2. Be sure to use marker with known amounts of each size marker (for instance the 1kb NEB marker)
  3. Load different amounts of DNA such that you estimate that at least 1 well has between 30ng and 125ng of DNA.
  4. Run gel till achieve good separation of marker.
  5. Take image of gel on imager.
    ALERT! Remember that low percentage gels will diffuse quickly necessitating quick return to electrophoresis.
  6. Estimate amount of DNA in each well as compared to known quantities of different bands.
  7. Determine concentration of DNA based on number of Ál loaded in each well

Gel Percent Range of separation (kb)
0.3 5-60
0.6 1-20
0.7 0.8-10
0.9 0.5-7
1.2 0.4-6
1.5 0.2-3
2.0 0.1-2

Comparisons

This section contains information regarding the comparison of the different protocols to assess their limitations.

  • Invitrogen Genomic DNA prep of REL606:
    1. 4 1ml aliquots of an overnight culture were isolated and eluted in 2 25Ál elution buffer and pooled together to hopefully eliminate some variation of preparation.
    2. Qubit and NanoDrop readings were taken in triplicate for 2Ál and 1Ál aliquots with the following results:
      1. Qubit 2Ál is the most accurate reading.
      2. Both methods capable of determining concentration at this level with little difference.
      3. Readings:
Method Measurements (ng/Ál) Average ng/Ál Standard Deviation
Qubit 1Ál 121, 125, 127 124.3 3.05
Qubit 2Ál 125, 125, 124 124.3 0.57
NanoDrop 1Ál 125.44, 128.5, 128.04 127.3 1.65
NanoDrop 2Ál 128.82, 127.39 (-)í 128.1 1.01
ímeasurement read -3.35ng/Ál, but this graph showed this reading to be bad, and was removed from analysis. It is included in this section to highlight the potential for error in reading a sample with the NanoDrop.

  • Accuracy of measurement across range of concentrations.
    1. 5 50% dilutions were made from the same Genomic DNA prep used in the previous experiment.
    2. Triplicate readings using 2Ál for Qubit and 1Ál for NanoDrop were used based on previous findings with the following results:
      1. Qubit was significantly (p < 0.05 by ttest between groups of measurements) more accurate (closer to the expected value) for 4 of 5 measurements.
      2. NanoDrop was non-signficantly (p = 0.058 by ttest) more accurate for 1 of 5 measurements.
      3. NanoDrop was unable to detect an expected DNA concentration of 3.9 ng/Ál (average reading of -2.34 ng/Ál). Should be noted that this is slightly outside the reported range of the instrument.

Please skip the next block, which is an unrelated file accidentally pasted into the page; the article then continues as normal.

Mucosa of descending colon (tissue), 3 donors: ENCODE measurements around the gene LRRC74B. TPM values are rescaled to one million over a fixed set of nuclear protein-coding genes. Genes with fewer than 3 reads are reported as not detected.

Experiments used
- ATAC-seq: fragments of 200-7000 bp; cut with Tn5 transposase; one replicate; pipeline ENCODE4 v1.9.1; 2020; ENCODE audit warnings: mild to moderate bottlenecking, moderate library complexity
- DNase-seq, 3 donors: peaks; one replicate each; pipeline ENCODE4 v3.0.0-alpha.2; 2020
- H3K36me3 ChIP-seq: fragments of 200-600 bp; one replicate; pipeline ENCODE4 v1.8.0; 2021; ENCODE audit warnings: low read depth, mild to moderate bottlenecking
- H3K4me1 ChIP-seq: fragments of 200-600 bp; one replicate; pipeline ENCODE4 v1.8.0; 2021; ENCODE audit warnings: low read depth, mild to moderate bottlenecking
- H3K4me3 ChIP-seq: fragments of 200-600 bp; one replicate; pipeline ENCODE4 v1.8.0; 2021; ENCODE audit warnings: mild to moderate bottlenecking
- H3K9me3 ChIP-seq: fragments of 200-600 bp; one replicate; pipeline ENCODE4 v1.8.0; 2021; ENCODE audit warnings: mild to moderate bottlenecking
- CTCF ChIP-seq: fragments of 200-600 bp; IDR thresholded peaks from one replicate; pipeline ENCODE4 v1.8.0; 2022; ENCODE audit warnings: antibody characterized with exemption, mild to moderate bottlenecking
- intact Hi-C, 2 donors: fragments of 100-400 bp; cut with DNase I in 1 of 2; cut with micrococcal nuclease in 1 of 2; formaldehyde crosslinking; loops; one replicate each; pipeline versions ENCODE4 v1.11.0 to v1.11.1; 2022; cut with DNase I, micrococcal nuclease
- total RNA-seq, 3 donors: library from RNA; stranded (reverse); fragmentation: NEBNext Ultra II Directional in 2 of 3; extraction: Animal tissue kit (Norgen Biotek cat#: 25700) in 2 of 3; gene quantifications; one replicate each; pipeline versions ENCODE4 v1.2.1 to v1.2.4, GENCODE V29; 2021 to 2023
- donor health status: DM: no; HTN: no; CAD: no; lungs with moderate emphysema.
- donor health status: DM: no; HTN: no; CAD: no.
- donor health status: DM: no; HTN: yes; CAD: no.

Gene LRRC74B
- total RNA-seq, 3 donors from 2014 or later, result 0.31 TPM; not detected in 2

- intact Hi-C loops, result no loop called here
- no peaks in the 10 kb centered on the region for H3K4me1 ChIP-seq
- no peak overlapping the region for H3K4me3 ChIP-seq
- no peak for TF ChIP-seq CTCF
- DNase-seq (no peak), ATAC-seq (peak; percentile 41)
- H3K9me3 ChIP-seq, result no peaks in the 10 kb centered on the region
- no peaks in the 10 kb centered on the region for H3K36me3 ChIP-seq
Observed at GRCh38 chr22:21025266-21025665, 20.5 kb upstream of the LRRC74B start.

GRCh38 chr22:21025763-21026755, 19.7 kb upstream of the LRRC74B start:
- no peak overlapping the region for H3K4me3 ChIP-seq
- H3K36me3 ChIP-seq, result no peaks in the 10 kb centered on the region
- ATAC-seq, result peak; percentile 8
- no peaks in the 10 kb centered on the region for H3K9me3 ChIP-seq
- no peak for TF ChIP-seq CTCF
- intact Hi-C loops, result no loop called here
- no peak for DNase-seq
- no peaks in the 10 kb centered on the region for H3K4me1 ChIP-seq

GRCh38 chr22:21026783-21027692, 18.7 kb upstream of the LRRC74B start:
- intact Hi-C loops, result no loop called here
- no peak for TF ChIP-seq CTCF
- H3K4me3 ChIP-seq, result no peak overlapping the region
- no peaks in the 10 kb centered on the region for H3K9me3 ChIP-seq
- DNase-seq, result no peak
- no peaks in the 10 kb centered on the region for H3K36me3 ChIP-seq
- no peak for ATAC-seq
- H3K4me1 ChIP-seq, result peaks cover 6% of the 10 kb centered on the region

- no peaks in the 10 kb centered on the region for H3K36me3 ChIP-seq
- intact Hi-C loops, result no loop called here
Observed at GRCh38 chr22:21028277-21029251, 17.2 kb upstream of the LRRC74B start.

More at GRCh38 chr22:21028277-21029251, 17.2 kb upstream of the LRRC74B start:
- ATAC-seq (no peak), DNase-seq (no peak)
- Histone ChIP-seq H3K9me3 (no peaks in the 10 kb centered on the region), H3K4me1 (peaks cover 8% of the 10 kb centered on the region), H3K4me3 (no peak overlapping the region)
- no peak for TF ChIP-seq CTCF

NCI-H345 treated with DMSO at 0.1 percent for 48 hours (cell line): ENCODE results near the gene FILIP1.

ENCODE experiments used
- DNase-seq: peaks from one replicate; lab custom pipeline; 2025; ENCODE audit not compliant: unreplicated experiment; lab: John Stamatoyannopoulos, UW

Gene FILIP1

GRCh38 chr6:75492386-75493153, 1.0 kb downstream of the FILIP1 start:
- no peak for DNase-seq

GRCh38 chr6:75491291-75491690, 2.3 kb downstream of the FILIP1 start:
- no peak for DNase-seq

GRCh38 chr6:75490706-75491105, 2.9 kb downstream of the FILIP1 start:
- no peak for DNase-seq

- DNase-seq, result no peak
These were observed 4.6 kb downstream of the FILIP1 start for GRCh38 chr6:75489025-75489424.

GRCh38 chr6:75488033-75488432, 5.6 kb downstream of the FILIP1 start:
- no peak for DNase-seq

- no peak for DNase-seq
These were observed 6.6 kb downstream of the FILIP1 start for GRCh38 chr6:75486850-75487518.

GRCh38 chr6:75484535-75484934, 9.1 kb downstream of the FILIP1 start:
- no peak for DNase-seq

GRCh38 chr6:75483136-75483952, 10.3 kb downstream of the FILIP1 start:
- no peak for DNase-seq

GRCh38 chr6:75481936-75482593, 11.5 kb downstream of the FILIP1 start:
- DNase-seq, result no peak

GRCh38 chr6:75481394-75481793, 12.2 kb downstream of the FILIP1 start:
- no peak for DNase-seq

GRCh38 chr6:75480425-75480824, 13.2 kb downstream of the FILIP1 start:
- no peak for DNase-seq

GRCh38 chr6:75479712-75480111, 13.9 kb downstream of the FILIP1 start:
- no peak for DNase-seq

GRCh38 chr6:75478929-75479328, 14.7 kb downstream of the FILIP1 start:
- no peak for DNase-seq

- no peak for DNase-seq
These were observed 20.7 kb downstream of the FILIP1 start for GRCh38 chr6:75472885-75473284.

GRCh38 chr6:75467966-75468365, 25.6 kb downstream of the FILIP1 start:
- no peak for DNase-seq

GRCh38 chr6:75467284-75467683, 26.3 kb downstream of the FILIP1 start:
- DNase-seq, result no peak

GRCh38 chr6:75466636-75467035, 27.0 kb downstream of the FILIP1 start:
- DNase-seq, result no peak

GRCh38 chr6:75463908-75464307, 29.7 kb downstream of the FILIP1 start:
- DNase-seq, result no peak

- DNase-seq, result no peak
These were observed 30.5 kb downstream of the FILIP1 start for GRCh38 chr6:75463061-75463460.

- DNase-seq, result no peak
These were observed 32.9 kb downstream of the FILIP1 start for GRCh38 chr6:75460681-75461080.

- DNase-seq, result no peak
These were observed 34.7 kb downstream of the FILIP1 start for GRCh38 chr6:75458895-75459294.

Serial_Dilution.jpg

  • Agarose Gel Electrophoresis estimation of concentration.
    1. Based on previous findings of ~125ng/Ál concentration, 1 Ál of original and 5 serial dilutions loaded onto 0.6% gel agarose gel.
    2. Run for approximately 1 hour with the following results:
      1. 125 ng well approximately matches the 125ng 3kb band in the NEB 1kb marker and is therefore in agreement with other methods. This assay would be much more difficult if actually used to estimate the concentration rather than confirm the concentration.
      2. "Good_Electrophoresis.pdf" represents image taken immediately after 60 minute run.
      3. "Bad_Electrophoresis.pdf" represents image taken after gel sat for 10minutes, run for an additional 15, and new picture taken.

  • Experiment still planned:
    • Spike excess salt and RNA into sample to see specific differences in NanoDrop and Qubit

Topic attachments
I Attachment Action Size Date Who Comment
pdfpdf Bad_Electrophoresis.pdf manage 1731.2 K 24 Aug 2012 - 16:02 Main.DanielDeatherage Gad Electrophoresis image
jpgjpg Bad_NanoDrop_output.jpg manage 68.0 K 23 Aug 2012 - 19:12 Main.DanielDeatherage Bad NanoDrop Graph
pdfpdf Good_Electrophoresis.pdf manage 1650.7 K 24 Aug 2012 - 16:01 Main.DanielDeatherage Good Electrophoresis image
jpgjpg Good_NanoDrop_output.jpg manage 72.5 K 23 Aug 2012 - 19:12 Main.DanielDeatherage good Nanodrop Graph
jpgjpg RNA_qubit.jpg manage 27.2 K 04 Sep 2012 - 17:18 Main.LindseyWolf  
jpgjpg Serial_Dilution.jpg manage 26.5 K 23 Aug 2012 - 17:00 Main.DanielDeatherage results graph of serial dilution experiment comparing Qubit and Nanodrop
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Topic revision: r14 - 18 Feb 2016 - 15:50:02 - Main.JeffreyBarrick